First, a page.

I'm talking about a real-time game verses a turn based game. A turn based game waits for user input, then responds accordingly; while waiting for user interaction there may be things happening on screen, nice effects and such, but the actual state of the game doesn't change. In a real-time system the game state is constantly changing regardless of player interaction.
For our first time game, we NEVER should have chosen to do a real-time game.
Catch the Monkey was an incredible amount of effort to make everything work in a constantly changing environment. The number of testing scenarios is probably 20 times greater than a turn based system. The ability to replicate scenarios is extremely difficult, even when programming specific unit tests to occur. There was a point late the construction phase I wasn't sure I could ever get it to stop crashing. Fortunately Marmalade has some amazing memory monitoring tools built into it I was able to find all the issues (I think!).
We learned this lesson so bitterly the next title we are currently working on is turn based.
Obviously the power of OOP is the ability to build small, focused, encapsulated objects and then work with them at a higher level. My goal was to create an object hierarchy that knew how to instantiate, move, and render itself.
There was a time in my career where I didn't do modelling. Once someone showed me Rational Rose, UML, and modelling I never went back. I always model my code, even personal projects no one will ever see, because I find it the best way to think through the problems before the code gets in the way. Rational Rose (or any proper modelling tool) helps you think through the design as you design. I used Rational Rose for several years, but when I went out on my own I couldn't afford the $2,000/seat license. Fortunately the Open Source community came to the rescue with StarUML. StarUML is a powerful free object modeling tool. It is virtually identical to Rational Rose (at least to the last version I used in 2003).
Looking at the class design diagram, notice the two fundamental objects: GameObject and UIObject. Both of these inherit from Graphic. Graphic encapsulates all the Marmalade 2D API interaction, and therefore is necessary for rendering whether it is a monkey, a story slide, or a text object.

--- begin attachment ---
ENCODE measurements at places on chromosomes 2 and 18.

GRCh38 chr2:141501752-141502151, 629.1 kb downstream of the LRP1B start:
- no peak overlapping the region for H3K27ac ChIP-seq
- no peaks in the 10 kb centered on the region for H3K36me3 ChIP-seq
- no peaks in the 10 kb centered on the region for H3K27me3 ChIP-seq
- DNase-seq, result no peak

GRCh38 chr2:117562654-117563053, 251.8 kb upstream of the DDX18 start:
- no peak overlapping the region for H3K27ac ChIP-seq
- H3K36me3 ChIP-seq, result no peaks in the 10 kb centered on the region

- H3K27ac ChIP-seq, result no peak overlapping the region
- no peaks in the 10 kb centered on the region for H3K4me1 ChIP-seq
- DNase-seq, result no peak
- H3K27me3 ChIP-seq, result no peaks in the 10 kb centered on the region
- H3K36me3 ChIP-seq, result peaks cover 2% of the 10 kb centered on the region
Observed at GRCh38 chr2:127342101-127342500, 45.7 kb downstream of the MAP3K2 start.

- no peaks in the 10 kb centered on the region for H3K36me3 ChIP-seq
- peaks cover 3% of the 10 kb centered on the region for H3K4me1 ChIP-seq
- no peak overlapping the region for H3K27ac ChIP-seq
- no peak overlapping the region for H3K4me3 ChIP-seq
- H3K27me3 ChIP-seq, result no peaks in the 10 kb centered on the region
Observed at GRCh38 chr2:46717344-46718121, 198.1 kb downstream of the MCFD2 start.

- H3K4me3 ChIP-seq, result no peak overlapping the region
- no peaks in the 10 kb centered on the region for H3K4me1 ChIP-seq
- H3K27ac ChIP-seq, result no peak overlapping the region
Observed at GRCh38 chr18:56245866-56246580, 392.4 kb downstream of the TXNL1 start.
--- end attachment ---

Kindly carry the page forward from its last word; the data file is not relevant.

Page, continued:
A GameObject is an object used in a GameScene (which is a level you play). It manages its own state, sprite sheets, depth calculation, scaling (based on depth), click handling, and hit detection. All play objects inherit from GameObject. UIObject is similar to GameObject, but is more lightweight and designed for non-play scenes, such as text, buttons, and images in the store or tool selection screens.
We used GoF design patterns as necessary. For example:
- We used the Factory pattern for our Level class; feed in a week and day, and it spits out a formatted level object, complete with any necessary tutorials.
- We used two singletons for caching image files and sound files called GraphicManager and SoundManager, so even though each object is responsible for loading/unloading it's assets, it does it through these caches to minimize the actual memory used.We used a singleton for player state (number of stars, current progress, which tutorials have fired, upgrades purchased). This made it extremely simple to serialize/deserialize player progress.
- We used the Decorator pattern for adding graphical effects to any GameObject, such as fade in, fade out, flashing, etc.
One of the early conceptual struggles I had was how to bring all the different types of screens (a store, a tool selection, story modes, title screens, option/menu screens, game modes) together into a nice organized OOP paradigm. While researching I found two excellent articles by iPhone game maker rivermanmedia:
The Scene System
The GUI Stack
I knew this paradigm was the way forward not just for this game, but probably all future games.
The Scene system breaks down the game into a series of scenes. In Catch the Monkey I ended up with 19, like SceneTitle and SceneDialog. Each of these inherit a common interface from Scene such as: Init(), Update(), Render(), Shutdown(). I created a SceneManager singleton that contains all the logic related to scene creation, shutdown, and transition. Now my code can be blissfully unaware of what else is going on at a higher level. If I want a scene to end and begin a new scene, I call:
If I want the new scene to be focused and on top of the current scene, I call:
The SceneManager knows if there currently are other scenes involved, winding them down appropriately, removing their assets from memory, doing a fading transition, then initializing and firing up the new scene. With this in place the real-time game now behaves more like a Windows Form application, with dialogs able to call dialogs and just let the OS worry about sorting it all out.
The second key concept is the GUIStack. The GUI Stack sits inside the SceneManager and replicates "focus" of a scene just like how Windows does for forms and dialogs. By pushing and popping scenes onto the stack, I can control which scene has its Update() and Render() code called. If a scene doesn't receive the Update() call, it is effectively frozen in time (paused). In pure form, the top scene is the only one to have its Update() called, while all in the stack have their Render() called. Later in testing I removed calling Render() to every scene in the stack for performance improvement. For scenes that require a background scene (such as a dialog window appearing over top of the game screen) I Instead take a screenshot of the current state, then display that as a backdrop to whatever the current scene is.